When a program’s existence has been acknowledged publicly by as substantial an authority as the President of the United States, an agency like the NSA cannot give a Glomar response to try and hide whether or not such a program exists. E&E Legal and FME Law made this point to the NSA in their appeal of the NSA Glomar response.  Yet the NSA continued to refuse to provide any records of the EPA communications, or even acknowledge that it collected and stored the metadata from EPA communications.

As a result of the unwillingness on the part of the NSA to help recover EPA records that were destroyed in violation of the FRA, CEI joined E&E Legal and FME Law to file suit against the NSA. They jointly filed suit on the one year anniversary of President Obama’s press conference admitting the existence of the NSA metadata collection program, highlighting the fact that this is no secret program, but instead one the President himself has acknowledged The lawsuit seeks to force the NSA to provide the metadata on the missing or destroyed EPA communications so that the long effort to recover EPA records and to hold those responsible for their destruction accountable can continue.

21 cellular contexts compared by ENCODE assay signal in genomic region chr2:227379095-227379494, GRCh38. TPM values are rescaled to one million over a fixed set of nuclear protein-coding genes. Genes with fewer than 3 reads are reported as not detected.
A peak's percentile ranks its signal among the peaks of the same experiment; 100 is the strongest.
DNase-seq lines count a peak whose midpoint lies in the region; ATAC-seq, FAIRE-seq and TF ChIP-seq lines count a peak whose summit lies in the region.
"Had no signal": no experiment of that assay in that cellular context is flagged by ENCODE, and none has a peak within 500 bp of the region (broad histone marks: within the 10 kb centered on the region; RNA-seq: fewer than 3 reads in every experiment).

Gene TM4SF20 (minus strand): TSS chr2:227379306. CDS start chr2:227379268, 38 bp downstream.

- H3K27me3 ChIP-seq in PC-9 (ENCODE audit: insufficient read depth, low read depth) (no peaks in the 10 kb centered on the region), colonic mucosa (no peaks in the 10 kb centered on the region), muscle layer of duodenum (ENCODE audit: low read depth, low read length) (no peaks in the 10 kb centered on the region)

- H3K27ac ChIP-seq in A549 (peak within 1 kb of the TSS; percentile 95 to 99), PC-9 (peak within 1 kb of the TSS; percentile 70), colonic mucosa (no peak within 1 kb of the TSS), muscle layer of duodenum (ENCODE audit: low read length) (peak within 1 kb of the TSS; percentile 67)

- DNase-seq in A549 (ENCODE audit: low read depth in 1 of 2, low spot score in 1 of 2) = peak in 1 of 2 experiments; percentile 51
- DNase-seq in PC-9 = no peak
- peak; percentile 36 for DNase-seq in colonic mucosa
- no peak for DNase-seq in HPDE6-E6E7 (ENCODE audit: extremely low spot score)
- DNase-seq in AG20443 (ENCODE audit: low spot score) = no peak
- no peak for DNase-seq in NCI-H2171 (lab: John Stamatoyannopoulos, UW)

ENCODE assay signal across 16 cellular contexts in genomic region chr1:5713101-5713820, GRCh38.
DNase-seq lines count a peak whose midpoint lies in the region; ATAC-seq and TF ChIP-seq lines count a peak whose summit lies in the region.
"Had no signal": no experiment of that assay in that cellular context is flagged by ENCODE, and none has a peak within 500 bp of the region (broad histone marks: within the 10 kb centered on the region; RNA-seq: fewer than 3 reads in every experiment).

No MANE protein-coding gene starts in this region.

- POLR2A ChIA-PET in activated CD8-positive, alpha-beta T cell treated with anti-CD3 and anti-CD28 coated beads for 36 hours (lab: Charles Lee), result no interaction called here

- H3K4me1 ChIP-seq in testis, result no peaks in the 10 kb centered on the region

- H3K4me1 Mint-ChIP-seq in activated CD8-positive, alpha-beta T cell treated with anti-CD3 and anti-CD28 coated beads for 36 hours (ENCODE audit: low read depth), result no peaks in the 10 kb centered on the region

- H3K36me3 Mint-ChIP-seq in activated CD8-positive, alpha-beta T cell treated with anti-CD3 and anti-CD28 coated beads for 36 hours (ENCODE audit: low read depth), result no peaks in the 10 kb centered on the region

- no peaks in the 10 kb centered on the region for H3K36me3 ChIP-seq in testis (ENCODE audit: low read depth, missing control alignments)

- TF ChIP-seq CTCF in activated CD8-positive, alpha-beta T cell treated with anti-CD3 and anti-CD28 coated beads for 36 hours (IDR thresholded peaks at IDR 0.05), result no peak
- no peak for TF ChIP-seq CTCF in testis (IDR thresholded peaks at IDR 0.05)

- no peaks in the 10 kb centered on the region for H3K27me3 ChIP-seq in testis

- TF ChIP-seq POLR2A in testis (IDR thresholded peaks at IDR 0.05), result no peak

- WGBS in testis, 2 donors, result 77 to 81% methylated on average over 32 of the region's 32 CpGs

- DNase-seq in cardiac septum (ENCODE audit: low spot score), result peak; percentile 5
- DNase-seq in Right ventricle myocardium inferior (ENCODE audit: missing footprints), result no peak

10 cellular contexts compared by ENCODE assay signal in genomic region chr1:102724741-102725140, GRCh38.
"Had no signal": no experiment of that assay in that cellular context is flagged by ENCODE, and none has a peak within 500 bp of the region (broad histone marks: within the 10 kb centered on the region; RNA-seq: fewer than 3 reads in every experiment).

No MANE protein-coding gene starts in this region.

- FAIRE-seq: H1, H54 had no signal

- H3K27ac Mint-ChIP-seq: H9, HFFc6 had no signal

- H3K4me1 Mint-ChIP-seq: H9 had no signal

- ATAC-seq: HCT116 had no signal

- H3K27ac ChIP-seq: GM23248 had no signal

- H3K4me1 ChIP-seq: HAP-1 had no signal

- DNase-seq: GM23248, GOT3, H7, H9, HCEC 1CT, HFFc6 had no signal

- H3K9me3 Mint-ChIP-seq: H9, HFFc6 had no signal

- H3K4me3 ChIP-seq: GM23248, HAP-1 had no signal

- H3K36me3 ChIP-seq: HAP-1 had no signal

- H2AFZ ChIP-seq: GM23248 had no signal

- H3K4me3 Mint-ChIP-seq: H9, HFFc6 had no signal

[Footnote 1] See Answer in Competitive Enterprise Institute v. Environmental Protection Agency, D.D.C. No. 13-779 (filed 7/19/2013) at ¶ 8 (conceding that such texts were sent by EPA Assistant Administrator Gina McCarthy), ¶21 (conceding that EPA provides such officials “with personal digital assistants that have text messaging capability”), ¶¶14, 33 (EPA currently unable to locate such records); Email from Michelle Lo, counsel for EPA, to Chris Horner and Hans Bader, counsel for CEI, at 9/9/2013 3:46 PM (admitting that “Ms. McCarthy uses text messaging,” but arguing that “they were not required to be preserved by the Agency.”); Email from Michelle Lo, counsel for EPA, to Chris Horner and Hans Bader, counsel for CEI, at 8/1/2013 7:25 PM (conceding that “Ms. McCarthy used the texting function on her EPA phone,” and that “none of her texts over the period encompassing the 18 specific dates at issue in CEI’s FOIA request (July 9, 2009, to June 29, 2012) were preserved”).

[Footnote: 2] United States Government Accountability Office, “Report to the Ranking Member, Committee on Finance, U.S. Senate: NATIONAL ARCHIVES AND RECORDS ADMINISTRATION. Oversight and Management Improvements Initiated, but More Action Needed,” GAO-11-15, October 2010,, p. 37.